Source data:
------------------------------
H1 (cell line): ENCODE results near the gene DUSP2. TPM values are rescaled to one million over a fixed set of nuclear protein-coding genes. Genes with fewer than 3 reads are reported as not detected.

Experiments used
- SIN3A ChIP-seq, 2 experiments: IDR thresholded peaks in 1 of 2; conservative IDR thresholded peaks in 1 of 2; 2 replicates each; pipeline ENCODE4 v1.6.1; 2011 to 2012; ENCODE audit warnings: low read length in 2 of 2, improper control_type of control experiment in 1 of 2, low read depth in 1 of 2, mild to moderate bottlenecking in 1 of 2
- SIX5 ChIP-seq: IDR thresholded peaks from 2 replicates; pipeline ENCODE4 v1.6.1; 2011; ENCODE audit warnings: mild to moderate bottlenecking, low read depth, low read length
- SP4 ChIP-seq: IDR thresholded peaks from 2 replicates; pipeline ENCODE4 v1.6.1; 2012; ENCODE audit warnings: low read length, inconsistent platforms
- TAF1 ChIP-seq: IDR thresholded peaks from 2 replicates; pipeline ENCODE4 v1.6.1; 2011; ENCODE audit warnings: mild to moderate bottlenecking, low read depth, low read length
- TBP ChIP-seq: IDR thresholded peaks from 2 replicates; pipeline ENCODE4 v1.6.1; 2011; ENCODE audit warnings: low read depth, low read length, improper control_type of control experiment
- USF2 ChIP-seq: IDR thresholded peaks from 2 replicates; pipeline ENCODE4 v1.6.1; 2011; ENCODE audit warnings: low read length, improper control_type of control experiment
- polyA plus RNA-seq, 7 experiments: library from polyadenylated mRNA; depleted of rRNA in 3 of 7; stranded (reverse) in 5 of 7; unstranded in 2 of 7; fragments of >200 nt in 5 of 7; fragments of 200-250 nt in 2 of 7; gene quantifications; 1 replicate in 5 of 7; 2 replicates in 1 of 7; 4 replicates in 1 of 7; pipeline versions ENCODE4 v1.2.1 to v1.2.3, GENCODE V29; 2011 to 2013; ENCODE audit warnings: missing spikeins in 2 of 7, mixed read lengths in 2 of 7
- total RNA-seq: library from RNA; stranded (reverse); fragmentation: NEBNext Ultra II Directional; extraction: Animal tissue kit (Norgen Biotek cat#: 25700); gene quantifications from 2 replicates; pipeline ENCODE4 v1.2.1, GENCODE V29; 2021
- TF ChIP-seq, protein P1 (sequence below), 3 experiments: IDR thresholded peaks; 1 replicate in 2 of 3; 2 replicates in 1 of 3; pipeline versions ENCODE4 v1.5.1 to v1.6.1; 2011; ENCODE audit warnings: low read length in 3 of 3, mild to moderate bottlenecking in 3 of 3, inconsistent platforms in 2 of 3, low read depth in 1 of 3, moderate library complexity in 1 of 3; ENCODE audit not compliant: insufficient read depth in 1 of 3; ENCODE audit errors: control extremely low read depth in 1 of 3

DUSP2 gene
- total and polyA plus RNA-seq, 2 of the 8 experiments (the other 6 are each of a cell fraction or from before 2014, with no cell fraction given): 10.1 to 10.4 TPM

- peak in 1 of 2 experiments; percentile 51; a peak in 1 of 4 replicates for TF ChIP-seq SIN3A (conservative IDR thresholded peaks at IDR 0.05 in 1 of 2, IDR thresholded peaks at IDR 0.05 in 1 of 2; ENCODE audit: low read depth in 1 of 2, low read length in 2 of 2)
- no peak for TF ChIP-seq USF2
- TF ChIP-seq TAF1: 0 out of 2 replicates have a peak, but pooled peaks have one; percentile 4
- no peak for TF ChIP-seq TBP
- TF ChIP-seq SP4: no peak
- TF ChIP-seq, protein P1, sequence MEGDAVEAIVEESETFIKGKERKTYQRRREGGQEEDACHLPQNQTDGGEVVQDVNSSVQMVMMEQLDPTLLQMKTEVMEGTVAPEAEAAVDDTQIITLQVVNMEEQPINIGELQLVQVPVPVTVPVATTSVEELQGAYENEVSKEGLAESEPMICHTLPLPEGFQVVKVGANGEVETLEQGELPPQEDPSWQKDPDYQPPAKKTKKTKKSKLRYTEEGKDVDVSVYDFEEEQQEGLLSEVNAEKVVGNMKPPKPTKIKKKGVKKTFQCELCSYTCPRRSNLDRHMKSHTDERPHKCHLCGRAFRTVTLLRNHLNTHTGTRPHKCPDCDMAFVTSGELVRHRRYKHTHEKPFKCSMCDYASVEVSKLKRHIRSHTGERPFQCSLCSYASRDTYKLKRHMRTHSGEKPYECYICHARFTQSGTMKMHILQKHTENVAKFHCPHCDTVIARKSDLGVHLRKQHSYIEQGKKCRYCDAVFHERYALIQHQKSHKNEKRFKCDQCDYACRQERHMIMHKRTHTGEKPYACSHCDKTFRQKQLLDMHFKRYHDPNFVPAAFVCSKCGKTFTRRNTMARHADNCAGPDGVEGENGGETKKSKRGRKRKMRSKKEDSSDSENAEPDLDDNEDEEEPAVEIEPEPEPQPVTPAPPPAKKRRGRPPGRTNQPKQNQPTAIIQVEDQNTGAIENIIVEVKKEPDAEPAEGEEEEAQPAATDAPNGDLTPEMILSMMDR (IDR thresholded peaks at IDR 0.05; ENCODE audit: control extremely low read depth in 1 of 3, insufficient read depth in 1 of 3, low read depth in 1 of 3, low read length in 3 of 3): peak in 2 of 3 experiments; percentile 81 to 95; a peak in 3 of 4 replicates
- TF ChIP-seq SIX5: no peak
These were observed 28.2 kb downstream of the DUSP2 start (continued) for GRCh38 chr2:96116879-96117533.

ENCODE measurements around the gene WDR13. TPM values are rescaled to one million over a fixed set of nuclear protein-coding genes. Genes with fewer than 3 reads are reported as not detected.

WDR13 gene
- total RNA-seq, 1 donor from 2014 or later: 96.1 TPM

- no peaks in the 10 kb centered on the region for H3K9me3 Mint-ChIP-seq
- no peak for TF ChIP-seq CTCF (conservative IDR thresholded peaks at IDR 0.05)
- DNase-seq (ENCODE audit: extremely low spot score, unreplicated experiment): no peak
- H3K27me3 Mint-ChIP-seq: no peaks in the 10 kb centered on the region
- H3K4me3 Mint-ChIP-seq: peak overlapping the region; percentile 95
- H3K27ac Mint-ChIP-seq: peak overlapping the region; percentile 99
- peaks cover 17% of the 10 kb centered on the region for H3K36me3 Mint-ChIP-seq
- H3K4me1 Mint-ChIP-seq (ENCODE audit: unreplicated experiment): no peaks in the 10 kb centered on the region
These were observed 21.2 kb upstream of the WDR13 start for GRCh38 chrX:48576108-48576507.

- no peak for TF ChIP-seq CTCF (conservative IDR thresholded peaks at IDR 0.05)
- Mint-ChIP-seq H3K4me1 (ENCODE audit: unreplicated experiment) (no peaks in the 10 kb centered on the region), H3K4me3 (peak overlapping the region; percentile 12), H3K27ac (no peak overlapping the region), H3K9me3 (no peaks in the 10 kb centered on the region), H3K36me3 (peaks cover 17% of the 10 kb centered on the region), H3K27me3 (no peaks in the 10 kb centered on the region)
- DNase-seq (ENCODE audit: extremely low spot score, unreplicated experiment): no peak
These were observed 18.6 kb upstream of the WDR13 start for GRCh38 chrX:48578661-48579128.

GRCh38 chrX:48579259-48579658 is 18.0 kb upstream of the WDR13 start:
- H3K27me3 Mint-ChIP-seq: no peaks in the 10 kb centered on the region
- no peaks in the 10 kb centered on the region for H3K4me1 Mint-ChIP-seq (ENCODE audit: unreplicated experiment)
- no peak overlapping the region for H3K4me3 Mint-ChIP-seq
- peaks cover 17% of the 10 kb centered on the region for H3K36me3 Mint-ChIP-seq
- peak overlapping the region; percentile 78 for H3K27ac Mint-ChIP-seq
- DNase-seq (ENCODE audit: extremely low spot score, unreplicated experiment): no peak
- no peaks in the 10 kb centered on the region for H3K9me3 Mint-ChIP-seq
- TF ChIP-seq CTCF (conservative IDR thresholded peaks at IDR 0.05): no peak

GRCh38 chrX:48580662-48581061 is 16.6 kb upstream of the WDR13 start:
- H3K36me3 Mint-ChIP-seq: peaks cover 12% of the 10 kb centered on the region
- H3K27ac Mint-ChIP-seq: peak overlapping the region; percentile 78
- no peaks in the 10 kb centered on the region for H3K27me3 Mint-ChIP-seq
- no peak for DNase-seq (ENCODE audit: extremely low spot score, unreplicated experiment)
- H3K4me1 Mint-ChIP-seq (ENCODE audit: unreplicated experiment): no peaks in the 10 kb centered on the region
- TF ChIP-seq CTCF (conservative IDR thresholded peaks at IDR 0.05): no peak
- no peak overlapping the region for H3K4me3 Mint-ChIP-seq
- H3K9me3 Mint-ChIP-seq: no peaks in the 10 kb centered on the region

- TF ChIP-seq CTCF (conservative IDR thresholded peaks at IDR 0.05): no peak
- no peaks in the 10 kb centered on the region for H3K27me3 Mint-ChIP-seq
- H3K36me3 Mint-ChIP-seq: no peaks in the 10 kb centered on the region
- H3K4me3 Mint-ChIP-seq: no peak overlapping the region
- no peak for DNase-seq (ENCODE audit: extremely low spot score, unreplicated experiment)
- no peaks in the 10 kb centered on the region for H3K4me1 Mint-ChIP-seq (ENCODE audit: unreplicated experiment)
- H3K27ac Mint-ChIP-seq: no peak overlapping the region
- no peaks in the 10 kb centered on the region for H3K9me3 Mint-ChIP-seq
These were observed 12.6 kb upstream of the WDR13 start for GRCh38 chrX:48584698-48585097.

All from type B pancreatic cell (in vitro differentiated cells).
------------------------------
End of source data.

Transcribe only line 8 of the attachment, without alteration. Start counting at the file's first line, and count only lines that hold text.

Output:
- USF2 ChIP-seq: IDR thresholded peaks from 2 replicates; pipeline ENCODE4 v1.6.1; 2011; ENCODE audit warnings: low read length, improper control_type of control experiment